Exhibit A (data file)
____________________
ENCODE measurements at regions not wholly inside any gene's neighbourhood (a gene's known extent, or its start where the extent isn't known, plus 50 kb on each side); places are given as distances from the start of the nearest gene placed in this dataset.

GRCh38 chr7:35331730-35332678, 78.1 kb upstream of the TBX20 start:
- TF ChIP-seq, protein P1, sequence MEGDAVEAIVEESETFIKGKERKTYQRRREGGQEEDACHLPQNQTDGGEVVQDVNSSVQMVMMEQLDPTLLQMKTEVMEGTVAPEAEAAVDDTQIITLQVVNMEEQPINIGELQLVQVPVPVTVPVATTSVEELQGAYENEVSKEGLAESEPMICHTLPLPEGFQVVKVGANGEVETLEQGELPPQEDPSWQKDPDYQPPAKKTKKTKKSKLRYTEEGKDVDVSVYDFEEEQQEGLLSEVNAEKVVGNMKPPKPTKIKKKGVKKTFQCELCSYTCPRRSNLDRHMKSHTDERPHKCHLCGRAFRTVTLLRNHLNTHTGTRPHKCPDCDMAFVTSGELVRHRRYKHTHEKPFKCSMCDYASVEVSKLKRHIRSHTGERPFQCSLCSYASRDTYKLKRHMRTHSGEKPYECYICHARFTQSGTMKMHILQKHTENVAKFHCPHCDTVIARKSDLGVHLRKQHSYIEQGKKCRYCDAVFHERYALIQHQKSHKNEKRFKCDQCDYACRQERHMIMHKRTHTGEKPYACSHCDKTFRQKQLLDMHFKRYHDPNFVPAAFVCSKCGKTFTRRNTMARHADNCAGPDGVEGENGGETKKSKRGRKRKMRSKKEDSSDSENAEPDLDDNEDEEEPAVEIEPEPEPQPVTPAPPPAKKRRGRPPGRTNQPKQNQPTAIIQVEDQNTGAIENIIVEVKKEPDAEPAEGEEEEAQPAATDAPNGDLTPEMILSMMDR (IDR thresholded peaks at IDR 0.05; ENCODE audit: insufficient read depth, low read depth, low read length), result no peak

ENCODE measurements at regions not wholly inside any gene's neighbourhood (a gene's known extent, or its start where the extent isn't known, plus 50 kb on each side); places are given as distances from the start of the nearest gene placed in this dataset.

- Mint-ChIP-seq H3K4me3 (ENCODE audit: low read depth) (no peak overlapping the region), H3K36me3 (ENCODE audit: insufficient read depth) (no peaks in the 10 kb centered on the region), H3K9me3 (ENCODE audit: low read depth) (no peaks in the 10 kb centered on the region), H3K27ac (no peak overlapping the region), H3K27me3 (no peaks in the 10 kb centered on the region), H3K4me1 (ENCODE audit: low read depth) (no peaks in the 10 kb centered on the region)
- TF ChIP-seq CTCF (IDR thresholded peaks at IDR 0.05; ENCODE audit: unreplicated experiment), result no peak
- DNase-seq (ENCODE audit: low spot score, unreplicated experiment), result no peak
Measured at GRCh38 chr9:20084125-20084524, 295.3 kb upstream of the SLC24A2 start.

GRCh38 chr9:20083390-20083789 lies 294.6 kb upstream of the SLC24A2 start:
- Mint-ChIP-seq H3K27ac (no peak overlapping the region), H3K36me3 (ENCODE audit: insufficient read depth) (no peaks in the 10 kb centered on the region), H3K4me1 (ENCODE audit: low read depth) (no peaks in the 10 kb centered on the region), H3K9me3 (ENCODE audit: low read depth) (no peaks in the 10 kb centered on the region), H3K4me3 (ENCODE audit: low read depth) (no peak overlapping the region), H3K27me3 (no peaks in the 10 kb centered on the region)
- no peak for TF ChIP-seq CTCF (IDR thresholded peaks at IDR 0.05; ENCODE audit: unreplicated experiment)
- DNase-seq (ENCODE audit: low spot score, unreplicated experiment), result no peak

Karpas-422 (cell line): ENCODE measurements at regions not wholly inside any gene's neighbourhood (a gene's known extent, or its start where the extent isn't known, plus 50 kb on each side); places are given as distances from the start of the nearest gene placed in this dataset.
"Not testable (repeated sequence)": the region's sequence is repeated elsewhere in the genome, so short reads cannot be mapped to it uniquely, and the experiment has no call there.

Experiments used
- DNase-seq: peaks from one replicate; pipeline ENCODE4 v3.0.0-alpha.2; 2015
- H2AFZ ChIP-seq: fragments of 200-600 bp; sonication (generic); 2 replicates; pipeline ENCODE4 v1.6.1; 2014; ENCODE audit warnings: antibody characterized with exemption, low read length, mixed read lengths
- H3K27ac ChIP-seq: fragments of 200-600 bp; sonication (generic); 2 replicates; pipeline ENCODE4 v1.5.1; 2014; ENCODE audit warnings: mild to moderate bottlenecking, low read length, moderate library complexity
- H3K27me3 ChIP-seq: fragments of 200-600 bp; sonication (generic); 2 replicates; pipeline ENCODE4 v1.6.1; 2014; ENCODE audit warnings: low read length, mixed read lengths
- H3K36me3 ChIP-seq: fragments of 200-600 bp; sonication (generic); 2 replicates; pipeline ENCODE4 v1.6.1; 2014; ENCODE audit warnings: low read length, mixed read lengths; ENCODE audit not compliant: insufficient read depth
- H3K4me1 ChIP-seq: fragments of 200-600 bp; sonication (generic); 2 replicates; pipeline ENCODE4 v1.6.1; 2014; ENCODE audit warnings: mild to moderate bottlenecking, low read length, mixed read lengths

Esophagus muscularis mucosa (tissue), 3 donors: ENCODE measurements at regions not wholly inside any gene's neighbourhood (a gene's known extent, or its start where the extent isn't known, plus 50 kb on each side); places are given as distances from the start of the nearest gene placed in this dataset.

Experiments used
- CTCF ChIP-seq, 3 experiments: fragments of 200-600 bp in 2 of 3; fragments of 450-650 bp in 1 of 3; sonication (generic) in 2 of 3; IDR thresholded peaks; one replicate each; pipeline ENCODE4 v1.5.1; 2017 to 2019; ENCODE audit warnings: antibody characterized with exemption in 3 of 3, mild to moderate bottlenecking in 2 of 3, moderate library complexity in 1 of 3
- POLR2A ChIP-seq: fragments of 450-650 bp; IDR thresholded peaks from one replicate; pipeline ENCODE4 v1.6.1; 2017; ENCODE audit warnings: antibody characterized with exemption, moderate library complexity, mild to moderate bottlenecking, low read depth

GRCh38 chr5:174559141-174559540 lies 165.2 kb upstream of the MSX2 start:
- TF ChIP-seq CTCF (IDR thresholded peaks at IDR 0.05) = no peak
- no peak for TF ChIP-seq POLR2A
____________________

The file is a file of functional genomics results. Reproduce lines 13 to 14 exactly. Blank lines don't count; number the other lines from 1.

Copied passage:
Karpas-422 (cell line): ENCODE measurements at regions not wholly inside any gene's neighbourhood (a gene's known extent, or its start where the extent isn't known, plus 50 kb on each side); places are given as distances from the start of the nearest gene placed in this dataset.
"Not testable (repeated sequence)": the region's sequence is repeated elsewhere in the genome, so short reads cannot be mapped to it uniquely, and the experiment has no call there.